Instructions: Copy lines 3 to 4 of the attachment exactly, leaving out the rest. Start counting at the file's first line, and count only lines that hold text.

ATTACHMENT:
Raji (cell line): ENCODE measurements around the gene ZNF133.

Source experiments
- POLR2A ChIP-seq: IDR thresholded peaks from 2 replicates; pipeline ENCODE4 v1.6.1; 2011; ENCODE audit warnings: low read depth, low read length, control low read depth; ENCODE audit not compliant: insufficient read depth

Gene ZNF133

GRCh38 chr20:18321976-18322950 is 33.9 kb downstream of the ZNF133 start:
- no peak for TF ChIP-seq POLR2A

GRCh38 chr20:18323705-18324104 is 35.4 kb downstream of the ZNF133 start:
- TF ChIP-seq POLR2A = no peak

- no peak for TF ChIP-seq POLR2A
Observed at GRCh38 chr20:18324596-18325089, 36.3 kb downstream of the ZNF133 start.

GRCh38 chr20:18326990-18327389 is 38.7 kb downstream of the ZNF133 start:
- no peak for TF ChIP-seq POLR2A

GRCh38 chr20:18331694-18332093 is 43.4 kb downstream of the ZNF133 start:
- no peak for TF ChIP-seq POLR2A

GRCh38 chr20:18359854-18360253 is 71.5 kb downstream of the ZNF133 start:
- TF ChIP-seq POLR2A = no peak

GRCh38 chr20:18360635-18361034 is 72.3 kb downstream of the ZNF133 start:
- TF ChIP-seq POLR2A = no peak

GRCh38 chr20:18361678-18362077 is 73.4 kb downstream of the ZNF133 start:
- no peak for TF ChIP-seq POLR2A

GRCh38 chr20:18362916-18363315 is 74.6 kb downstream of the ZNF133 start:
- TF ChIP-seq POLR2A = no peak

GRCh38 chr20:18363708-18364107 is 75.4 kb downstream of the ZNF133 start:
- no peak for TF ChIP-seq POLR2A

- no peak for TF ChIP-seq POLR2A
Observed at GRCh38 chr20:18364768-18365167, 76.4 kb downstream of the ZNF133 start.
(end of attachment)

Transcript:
- POLR2A ChIP-seq: IDR thresholded peaks from 2 replicates; pipeline ENCODE4 v1.6.1; 2011; ENCODE audit warnings: low read depth, low read length, control low read depth; ENCODE audit not compliant: insufficient read depth

Gene ZNF133